United States Tennis Association, the national governing body for the sport of tennis, is shining a spotlight on its youth tennis leagues during the 2019 U.S. Open, and two local teams are participating in events. 

Children from the Suffolk County Junior Tennis League in Smithtown and the Sportime League in Kings Park are conducting on-court tennis demonstrations for fans. 

Net Generation kids on court before a match between Denis Kudla and Janko Tipsarevic at the 2019 U.S. Open Aug. 26. Photo by Jennifer Pottheiser/USTA

The opportunity for young athletes to play a role in one of the world’s highest-attended sporting events has become a key component of the sport’s success. Suffolk’s founder and executive director, Joe Arias, was unavailable for comment this week, but national manager for USTA’s youth brand Net Generation, Leah Friedman, shared her insights. 

“Our on-court experiences allow us to celebrate our coaches, who are offering tennis in their communities and going above and beyond to impact their players,” she said. “Joe Arias and Suffolk County continue to inspire and engage their community. We want the next generation of greats leaving the U.S. Open with a lifetime of memories.” 

Madison De Cicco, 8, of Smithtown, tossed the coin Aug. 26 prior to the opening day match between Denis Kudla and Janko Tipsarević and then posed for a photo with the two players. The Suffolk County league delivered a demo session to fans prior to that match. On Monday, Sept. 2, the youth league at Sportime in Kings Park will put on a demo show on Court 12.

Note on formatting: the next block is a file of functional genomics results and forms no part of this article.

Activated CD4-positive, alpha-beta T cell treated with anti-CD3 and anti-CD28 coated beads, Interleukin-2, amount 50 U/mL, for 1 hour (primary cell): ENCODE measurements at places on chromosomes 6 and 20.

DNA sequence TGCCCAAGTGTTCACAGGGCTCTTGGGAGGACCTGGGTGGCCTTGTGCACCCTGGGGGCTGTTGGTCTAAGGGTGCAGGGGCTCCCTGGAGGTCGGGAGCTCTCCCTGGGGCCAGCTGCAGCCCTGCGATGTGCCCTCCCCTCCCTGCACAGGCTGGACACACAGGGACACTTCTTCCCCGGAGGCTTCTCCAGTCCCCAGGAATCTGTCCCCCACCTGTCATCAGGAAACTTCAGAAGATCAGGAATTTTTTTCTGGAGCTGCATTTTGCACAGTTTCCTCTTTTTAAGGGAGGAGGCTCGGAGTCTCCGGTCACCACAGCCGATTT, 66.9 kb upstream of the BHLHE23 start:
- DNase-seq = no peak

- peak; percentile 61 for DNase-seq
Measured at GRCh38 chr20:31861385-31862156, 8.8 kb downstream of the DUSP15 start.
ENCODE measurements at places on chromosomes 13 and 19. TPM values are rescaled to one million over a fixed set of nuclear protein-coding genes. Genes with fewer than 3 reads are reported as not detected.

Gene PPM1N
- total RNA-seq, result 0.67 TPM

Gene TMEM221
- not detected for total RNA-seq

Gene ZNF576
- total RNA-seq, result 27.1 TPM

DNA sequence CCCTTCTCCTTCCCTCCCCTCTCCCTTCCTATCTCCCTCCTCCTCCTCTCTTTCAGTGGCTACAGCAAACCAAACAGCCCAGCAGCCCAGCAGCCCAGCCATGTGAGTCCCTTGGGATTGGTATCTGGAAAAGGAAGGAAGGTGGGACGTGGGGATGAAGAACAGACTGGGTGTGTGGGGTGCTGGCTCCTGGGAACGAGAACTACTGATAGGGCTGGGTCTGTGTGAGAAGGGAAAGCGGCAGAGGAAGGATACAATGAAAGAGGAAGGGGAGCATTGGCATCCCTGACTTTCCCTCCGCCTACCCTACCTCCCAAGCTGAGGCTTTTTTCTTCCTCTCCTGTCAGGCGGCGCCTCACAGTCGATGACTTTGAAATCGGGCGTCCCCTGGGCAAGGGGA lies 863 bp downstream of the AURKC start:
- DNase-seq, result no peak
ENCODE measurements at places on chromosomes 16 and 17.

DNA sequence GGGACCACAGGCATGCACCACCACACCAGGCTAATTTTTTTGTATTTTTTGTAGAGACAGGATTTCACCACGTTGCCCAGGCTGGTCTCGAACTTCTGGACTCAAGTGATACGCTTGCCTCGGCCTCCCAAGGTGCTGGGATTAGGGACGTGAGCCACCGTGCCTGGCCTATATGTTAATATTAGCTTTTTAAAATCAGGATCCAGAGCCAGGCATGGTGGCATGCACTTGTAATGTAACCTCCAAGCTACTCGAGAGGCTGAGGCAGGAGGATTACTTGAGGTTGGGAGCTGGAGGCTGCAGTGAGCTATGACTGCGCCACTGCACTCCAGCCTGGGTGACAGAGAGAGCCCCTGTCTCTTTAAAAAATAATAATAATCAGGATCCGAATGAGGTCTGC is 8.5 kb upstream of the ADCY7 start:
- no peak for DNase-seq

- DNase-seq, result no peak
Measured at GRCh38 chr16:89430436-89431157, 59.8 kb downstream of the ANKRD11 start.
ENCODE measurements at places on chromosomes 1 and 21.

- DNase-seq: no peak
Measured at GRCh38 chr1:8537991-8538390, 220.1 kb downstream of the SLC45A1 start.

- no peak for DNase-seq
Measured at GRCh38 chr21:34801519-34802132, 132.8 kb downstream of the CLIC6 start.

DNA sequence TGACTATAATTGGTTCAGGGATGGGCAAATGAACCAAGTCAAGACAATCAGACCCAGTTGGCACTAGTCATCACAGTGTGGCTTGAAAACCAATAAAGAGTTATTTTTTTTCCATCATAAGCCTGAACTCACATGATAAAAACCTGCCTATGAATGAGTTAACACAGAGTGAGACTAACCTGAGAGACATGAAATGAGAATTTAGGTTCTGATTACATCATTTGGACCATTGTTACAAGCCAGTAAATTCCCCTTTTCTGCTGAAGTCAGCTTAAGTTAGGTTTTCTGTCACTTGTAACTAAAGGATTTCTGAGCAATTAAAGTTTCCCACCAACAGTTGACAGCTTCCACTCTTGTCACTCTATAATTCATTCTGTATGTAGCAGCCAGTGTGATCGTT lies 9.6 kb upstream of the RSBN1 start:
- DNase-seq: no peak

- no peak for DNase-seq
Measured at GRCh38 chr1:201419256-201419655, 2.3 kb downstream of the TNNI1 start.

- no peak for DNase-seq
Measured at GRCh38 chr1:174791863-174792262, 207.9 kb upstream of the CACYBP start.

Now in its third year, the program, called Kids on Court, has expanded each year with 60 groups nationwide participating. The demonstration program is part of the USTA’s youth tennis brand, Net Generation. The nonprofit organization expects to give more than 1,300 youth tennis players from across the country the opportunity to play on the iconic courts of the USTA Billie Jean King National Tennis Center during the first 10 days of the 2019 tournament. 

The youth demonstrations, called activations, will take place prior to sessions on each of the U.S. Open show courts: Arthur Ashe Stadium, Louis Armstrong Stadium, Grandstand and Court 17 as well as Courts 5, 11 and 12. They will also be held in Arthur Ashe Stadium prior to four selected night sessions.

Net Generation wants to make it easier for kids and their parents to learn about tennis and get into the game in schools, parks and tennis clubs across the country. The movement is designed to appeal to kids ages 5-18. For more information, visit netgeneration.usta.com.